The lacrosse club hosted the club’s second annual clinic for younger lacrosse players in the Cleveland area on Sept. 17; skills were worked on and improved, and the team and participants scrimmaged just for fun on DiSanto Field.
Children in grades six through nine, as well as any older beginners, could register for $35 to receive two hours of lacrosse instruction while playing with the lacrosse club team.
There were new participants, as well as returning participants from last year. The team worked with them on defense and attack skills, like passing and shooting.
The purpose for the youth clinic is two-fold: to bring lacrosse to youth in Cleveland and to raise money for the club to pay the various fees it needs to keep up the successes it has had over the past couple of years.
Both dedicated lacrosse players long before high school, fourth-year student Sabra Funderburg, captain and equipment manager of the club, and fourth-year student Blair Gorenberg, former president of the club, got the lacrosse club to where it is today.
“We’ve made so many friends along the way. You go to class…. you’re stressed; but then you have lacrosse….[It’s] nice to relieve stress,” Gorenberg said.
Funderburg added, “I love the competition…. Continuing [lacrosse] here was really exciting…. [The club is] something to be proud of.”
Keeping the club alive and well is not always easy, though. The club works tirelessly to ensure that the teams can give their all each season.
“Learning to work with the funding we have has been a challenge,” Gorenberg said.
“Funding for club sports isn’t great; if we can’t afford to play games, we don’t get people to play games…. The club will die,” Funderburg said.
All the funding the club gets comes from the Undergraduate Student Government (USG) and Club Sports, as well as dues paid by members and fundraisers. Money is required to help pay for officials, league dues, equipment (balls, goals, extra gear for those who are not sure if they want to play yet), transportation, field costs and uniforms—and all these things are required for both the men’s and women’s teams separately.
“We don’t want to raise dues so high that no one wants to play but can’t have them so cheap that we can’t function,” Funderburg said. “We work on fundraising money for the team in various ways each year, but it is still difficult to get enough money from that.”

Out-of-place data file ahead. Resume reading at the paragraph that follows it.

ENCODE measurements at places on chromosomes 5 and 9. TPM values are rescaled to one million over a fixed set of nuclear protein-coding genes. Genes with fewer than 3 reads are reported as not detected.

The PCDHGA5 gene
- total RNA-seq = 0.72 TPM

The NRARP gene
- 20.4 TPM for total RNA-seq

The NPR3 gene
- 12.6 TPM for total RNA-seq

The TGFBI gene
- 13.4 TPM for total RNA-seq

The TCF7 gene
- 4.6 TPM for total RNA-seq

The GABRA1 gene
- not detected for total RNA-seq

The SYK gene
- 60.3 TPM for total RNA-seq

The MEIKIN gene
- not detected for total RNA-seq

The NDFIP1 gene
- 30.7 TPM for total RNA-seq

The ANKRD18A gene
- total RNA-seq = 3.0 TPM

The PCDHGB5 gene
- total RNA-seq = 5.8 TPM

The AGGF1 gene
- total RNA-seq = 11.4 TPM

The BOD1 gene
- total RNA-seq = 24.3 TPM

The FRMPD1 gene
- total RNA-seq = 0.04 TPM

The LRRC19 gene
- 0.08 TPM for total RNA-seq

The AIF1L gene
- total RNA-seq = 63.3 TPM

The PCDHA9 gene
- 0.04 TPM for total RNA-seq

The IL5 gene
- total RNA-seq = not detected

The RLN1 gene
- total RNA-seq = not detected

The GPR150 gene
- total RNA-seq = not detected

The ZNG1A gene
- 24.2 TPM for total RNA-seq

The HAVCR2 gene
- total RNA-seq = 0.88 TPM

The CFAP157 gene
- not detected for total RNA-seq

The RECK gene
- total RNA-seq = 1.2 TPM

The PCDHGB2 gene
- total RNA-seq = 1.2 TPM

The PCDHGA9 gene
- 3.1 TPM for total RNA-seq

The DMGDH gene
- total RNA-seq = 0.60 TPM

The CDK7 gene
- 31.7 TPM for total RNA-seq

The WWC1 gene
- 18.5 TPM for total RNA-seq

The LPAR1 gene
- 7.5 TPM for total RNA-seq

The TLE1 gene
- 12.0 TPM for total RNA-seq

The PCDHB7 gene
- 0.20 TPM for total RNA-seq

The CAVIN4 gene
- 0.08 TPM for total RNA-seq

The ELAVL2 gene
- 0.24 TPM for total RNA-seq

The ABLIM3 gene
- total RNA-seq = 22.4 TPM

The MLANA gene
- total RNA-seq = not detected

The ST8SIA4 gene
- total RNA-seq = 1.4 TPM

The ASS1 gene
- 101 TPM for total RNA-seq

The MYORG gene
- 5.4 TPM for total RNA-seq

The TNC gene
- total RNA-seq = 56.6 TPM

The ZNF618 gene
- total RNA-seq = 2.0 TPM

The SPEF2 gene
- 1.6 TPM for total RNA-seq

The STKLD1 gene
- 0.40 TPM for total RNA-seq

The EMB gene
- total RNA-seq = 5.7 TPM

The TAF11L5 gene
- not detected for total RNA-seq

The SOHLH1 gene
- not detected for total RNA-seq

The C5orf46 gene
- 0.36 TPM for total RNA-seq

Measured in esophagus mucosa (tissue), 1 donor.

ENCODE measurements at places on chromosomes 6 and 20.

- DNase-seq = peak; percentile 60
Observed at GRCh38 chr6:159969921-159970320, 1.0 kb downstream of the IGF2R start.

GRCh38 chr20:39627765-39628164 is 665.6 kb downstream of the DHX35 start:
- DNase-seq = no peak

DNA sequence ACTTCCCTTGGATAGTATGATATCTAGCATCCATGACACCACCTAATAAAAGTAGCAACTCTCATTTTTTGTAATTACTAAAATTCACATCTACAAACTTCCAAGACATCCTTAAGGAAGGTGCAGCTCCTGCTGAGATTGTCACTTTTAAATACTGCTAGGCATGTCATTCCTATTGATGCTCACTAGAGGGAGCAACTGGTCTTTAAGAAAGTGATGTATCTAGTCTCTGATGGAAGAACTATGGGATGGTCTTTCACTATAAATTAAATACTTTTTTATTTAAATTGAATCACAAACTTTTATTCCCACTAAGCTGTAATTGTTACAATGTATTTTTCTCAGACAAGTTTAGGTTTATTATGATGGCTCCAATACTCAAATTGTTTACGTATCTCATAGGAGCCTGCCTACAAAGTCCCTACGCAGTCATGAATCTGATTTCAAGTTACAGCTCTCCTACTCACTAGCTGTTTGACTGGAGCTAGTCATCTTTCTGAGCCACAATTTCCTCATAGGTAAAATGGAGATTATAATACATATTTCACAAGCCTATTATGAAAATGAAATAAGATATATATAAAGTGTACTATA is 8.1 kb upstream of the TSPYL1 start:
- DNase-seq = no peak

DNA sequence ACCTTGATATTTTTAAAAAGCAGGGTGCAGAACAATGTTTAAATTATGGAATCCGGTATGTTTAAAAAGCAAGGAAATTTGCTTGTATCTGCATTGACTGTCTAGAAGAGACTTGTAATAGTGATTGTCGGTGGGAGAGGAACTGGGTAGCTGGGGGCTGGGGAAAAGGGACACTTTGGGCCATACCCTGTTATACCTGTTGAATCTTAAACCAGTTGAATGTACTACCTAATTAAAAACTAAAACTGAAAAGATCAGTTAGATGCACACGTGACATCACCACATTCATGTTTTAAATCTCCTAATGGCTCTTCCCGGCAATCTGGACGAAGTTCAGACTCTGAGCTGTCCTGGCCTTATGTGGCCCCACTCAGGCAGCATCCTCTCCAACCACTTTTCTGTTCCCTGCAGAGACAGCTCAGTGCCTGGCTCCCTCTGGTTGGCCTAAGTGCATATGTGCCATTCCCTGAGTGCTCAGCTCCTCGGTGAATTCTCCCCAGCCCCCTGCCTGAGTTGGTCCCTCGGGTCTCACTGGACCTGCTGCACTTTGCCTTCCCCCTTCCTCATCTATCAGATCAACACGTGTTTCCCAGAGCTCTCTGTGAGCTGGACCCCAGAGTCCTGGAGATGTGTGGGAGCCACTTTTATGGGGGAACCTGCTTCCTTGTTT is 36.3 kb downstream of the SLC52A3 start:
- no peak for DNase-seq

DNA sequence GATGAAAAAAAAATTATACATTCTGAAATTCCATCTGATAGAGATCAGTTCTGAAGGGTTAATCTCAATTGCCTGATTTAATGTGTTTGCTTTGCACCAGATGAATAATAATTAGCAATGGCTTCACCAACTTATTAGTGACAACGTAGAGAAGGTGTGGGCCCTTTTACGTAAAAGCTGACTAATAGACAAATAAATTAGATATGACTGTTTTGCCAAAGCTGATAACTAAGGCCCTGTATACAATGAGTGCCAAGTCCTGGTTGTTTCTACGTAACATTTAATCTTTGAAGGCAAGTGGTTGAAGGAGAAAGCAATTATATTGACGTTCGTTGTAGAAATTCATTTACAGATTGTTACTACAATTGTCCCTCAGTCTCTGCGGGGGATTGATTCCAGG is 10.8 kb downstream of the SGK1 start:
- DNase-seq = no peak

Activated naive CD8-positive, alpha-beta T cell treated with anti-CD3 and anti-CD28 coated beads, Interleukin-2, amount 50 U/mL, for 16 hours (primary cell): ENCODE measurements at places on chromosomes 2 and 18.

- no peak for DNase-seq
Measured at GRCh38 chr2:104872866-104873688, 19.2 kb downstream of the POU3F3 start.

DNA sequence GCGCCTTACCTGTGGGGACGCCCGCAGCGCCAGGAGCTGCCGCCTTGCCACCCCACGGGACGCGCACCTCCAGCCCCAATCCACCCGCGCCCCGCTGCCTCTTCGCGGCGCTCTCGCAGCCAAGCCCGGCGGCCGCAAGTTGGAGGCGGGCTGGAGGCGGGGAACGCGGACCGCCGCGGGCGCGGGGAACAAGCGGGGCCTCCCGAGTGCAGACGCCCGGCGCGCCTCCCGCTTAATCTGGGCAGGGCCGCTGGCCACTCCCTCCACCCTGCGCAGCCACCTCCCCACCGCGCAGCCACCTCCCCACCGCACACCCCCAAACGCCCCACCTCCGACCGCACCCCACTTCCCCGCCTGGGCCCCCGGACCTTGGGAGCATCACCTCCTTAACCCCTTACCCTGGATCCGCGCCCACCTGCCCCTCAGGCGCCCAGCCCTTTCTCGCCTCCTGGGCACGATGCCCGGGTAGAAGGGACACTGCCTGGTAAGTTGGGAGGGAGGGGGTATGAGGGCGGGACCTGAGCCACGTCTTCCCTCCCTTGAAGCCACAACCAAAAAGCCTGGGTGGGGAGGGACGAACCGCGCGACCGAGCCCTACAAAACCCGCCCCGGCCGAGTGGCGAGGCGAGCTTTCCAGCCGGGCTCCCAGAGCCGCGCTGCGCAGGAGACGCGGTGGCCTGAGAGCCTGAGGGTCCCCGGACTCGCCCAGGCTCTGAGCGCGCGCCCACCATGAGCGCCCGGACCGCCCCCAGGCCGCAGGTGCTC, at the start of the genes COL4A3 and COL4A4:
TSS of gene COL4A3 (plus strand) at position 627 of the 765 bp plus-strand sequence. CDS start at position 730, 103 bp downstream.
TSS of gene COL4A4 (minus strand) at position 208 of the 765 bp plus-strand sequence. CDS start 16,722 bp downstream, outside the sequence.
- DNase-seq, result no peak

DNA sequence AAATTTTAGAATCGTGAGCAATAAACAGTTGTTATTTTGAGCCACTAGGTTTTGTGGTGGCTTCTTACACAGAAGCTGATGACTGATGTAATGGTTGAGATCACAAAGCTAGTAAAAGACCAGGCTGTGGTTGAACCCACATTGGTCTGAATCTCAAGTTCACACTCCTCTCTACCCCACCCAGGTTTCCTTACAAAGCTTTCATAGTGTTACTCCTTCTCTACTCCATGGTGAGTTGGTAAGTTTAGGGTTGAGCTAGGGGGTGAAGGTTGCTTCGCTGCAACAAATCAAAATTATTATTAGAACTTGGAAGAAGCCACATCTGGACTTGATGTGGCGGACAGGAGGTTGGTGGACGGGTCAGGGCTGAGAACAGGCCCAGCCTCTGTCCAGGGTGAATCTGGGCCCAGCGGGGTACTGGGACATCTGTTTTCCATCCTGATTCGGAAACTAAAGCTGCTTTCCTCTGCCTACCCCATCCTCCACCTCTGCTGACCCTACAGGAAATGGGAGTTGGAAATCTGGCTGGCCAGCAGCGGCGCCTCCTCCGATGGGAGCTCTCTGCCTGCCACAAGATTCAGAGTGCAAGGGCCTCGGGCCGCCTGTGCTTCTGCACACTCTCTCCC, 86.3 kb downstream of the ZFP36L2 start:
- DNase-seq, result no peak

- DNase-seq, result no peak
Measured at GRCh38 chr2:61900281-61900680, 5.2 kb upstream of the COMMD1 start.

The youth clinic fundraiser has no doubt helped the club’s finances. During the first clinic, the team was “making things up as [they] went along, as [they] got good feedback [from participants last year, they] thought ‘why not make this an annual thing?’” Gorenberg said. “We want to give back to Cleveland and bring lacrosse to this area.”
Ever devoted to lacrosse, not only does the team share its passion with members of the greater community, but the club members also passionately work on their craft. The team might condition in the weight room until midnight in the winter and play games in all kinds of weather.
“Our practices are 9-11 p.m.,[twice a week].… You know people are there because they like it and want to have fun,” Gorenberg said.
The lacrosse team members love what they do and seem to never give up. Because of this attitude, the club is ever-growing. This year, the women’s team welcomes an alumna of the program, giving the team a coach for the first time.
“When Sabra and I first got [to Case Western Reserve University] as freshmen (in 2013), [the club] was just established. We were two out of three girls on the team…The men had a full team,” Gorenberg said. “We showed up to practice every day, hoping we’d get enough people [for a team]. Sophomore year we [started with] six [members], and by the end, we had enough to have a seven on seven scrimmage against Kent State. Last year there were 17, and we joined a league. Now we have 20.”
In spring 2016, the women’s team was undefeated and made it to the Division II Women’s Collegiate Lacrosse League playoffs, finishing in seventh place. Though they lost to Bowling Green State University in the tournament, it was still impressive that the club made it to the playoffs in just their first year in the league.
“Lacrosse is a very exciting sport to watch even if you don’t know what is going on,” Gorenberg said. “Hopefully, the women will be able to make it to the playoffs again this year.”
“We’ve taught people who have had no experience before,” Funderburg said, and those players still get playing time.
She added, “If they don’t like it, we don’t hold it against them. We’re very welcoming and that’s how we’ve grown our program.”
The club hopes to host another youth clinic this spring. Keep an eye out for the club’s schedule, which should be finalized in November.